Thanks to a consistent research effort, effective synergies with other divisions of Hitachi in Japan as well as the United States, and a vision built on customer needs, Hitachi Data Systems is ahead of its competition in bringing important technologies that customers want to market. That is the message HDS CEO Jack Domme delivered in an interview with Wikibon.org co-founder David Vellante and SilicaonAngle.com creator John Furrier on SiliconAngle.tv during its Monday announcement of its latest step in fulfilling its vision.
“We hear other vendors a lot saying that storage and data virtualization isn't ready yet,” Domme says. “OF course they are saying that. Theirs isn't. Ours is!”
Actually, he said, HDS virtualized storage has been proven by several years of use in customer shops, including in banks where 98% of the infrastructure is now virtualized. That includes the most critical, high-stress environments that other vendors say cannot be virtualized and still provide the performance users need.
And the HDS virtualized data system allows customers to maintain 100% uptime. “One of the banks in India has said they have been up continuously for 10 years.”
One of his challenges, he says, is that some potential customers do not believe this. Given the savings and increased flexibility and the ability to support the new environment of cloud computing and thing apps, “you owe it to your company to at least give it a shot.”
Still, he admits that business has been good. HDS has seen steady growth for the last eight years, even during the depths of the “great recession”, and they are now gaining 250 new accounts per quarter and looking at new markets such as search, discovery, and personalization. He attributed this success to the long view of HDS and its strategy of partnering with clients.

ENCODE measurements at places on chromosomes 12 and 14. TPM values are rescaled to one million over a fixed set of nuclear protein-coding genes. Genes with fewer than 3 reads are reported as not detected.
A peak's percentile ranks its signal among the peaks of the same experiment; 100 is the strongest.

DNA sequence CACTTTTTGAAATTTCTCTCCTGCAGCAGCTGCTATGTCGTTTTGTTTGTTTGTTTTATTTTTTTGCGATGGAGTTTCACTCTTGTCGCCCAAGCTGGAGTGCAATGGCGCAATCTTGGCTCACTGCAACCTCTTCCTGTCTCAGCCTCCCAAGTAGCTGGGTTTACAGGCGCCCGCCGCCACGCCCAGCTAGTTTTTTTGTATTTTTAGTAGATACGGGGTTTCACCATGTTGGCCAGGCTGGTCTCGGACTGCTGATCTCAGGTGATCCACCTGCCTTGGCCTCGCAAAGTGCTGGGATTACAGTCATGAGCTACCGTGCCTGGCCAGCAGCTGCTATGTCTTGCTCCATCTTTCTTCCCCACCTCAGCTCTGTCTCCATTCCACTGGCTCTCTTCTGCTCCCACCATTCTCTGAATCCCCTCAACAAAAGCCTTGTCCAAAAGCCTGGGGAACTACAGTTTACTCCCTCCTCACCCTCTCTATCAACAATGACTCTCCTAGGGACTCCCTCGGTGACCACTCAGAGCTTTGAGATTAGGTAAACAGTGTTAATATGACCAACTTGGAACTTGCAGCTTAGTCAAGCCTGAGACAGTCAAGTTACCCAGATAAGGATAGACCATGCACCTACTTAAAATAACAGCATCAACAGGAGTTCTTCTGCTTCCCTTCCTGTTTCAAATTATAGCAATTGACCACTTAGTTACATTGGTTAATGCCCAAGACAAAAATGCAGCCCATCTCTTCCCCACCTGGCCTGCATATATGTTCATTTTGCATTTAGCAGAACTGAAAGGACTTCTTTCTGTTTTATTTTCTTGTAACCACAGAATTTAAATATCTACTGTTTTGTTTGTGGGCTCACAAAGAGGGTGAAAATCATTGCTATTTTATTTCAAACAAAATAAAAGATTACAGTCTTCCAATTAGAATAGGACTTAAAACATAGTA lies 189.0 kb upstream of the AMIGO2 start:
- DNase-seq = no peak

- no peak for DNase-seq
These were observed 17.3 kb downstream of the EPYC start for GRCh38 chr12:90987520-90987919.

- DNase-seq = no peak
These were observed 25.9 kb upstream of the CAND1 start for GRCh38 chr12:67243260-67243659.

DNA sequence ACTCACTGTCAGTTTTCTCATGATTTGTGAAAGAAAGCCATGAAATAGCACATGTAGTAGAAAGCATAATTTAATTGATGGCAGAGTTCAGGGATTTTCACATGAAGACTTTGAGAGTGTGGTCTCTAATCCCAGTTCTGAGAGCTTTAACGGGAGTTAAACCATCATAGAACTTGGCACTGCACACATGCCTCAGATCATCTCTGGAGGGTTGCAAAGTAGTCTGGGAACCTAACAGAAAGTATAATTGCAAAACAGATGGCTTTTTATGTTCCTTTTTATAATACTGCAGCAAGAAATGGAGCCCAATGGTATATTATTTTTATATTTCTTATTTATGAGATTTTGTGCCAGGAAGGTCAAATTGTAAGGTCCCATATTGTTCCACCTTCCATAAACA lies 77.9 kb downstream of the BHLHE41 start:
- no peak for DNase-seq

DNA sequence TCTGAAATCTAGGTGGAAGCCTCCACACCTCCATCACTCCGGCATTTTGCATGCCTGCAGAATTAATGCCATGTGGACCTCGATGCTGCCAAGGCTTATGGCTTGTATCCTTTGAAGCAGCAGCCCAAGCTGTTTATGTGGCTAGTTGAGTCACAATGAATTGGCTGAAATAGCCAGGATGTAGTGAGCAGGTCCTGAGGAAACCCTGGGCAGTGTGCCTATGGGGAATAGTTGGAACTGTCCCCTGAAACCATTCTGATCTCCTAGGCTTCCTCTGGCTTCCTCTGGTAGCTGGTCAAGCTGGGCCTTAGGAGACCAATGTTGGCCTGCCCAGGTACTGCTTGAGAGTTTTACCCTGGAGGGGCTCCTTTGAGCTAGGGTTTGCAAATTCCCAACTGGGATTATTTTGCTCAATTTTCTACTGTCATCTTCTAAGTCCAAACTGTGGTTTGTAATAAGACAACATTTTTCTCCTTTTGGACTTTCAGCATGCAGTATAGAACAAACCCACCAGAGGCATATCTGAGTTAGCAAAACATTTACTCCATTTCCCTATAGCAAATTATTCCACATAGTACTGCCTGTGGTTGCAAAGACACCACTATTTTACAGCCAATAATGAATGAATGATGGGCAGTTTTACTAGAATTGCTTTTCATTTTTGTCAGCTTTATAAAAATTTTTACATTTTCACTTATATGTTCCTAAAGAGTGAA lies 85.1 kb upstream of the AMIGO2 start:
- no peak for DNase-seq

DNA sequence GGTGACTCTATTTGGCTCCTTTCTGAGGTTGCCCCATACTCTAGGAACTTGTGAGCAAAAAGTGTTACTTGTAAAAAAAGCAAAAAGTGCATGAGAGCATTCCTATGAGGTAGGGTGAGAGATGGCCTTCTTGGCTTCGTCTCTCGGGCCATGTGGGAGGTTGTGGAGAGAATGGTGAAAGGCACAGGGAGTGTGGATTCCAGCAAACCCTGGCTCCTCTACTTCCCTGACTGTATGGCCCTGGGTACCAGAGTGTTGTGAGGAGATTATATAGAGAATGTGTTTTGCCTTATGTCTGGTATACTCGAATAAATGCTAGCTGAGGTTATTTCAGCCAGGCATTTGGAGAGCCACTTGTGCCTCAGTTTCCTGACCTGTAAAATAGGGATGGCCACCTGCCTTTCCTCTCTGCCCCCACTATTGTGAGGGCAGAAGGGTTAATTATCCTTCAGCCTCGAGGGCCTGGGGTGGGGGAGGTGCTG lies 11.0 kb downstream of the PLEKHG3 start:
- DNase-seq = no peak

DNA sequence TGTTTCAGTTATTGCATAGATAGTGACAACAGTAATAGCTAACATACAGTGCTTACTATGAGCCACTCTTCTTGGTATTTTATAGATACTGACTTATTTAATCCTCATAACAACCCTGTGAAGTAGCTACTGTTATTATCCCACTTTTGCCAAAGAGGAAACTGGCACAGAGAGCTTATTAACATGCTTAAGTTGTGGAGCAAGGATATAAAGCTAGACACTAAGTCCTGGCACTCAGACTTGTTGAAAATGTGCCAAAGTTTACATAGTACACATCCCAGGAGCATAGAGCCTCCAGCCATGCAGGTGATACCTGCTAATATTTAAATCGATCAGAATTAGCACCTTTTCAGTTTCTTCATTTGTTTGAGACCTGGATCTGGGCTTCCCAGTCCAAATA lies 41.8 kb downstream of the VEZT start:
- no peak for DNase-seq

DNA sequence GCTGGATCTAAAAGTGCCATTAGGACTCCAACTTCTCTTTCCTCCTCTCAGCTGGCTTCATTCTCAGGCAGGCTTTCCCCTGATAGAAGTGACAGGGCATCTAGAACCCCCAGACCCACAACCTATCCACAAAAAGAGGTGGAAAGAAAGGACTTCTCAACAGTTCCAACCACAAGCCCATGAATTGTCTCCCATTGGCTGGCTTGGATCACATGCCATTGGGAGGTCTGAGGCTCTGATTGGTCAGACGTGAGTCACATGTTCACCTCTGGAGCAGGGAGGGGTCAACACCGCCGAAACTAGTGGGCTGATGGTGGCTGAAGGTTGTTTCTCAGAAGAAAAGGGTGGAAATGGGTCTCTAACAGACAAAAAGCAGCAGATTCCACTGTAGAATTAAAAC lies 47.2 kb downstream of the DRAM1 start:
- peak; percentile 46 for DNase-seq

During the economic near-collapse, when customers were facing 60% IT budget cuts at the same time that unstructured data was exploding, HDS brought virtualization to their customers. “We have customers who have gone from 20% utilization to 60%-80% just by bringing our system in,” he said. “Back in 2008 customers were able to delay major purchases by two years. I have one customer who saved buying a 40 Terabyte array by bringing in HDS.”
He admits that in the short run that hurt HDS sales. But, he said, “I hope that means those customers are now partners for us.”
He also emphasized that the Virtual Storage Platform (VSP) is itself very expandable. “We have customers who bring in our system just to build an umbrella across all the other vendors' products,” he said. Actually the term “umbrella” is one he borrowed from a customer who said exactly that to him.
On the other extreme Yahoo! Is one of HDS's largest, fastest growing accounts. “The ability to index data and search across their entire data environment regardless of applications is very exciting to them.” HDS is not a subscriber to the federated data approach, in which data is organized around the application that created it. HDS breaks that structure by virtualizing the data itself, making it independent of any one application, and creating a single data pool. “Now I have data indexed across all those applications, and data mining becomes available.”
That technology, however, is only part of the story. The reason that HDS can produce a highly available hardware/software system is in part the close synergy it has developed with colleagues across the Pacific in Japan. For instance, Hitachi's Power Division builds nuclear plants, and it has developed highly efficient cooling for those plants. HDS borrowed that technology and adapted it to cooling large data centers. Another part of Hitachi makes the electric engines that go into most of today's hybrid cars. HDS borrowed that to build its disk motors, giving it an extremely dependable, long-lived disk system.
“This is part of our culture,” Domme said. “It is the synergy of all these great minds together.”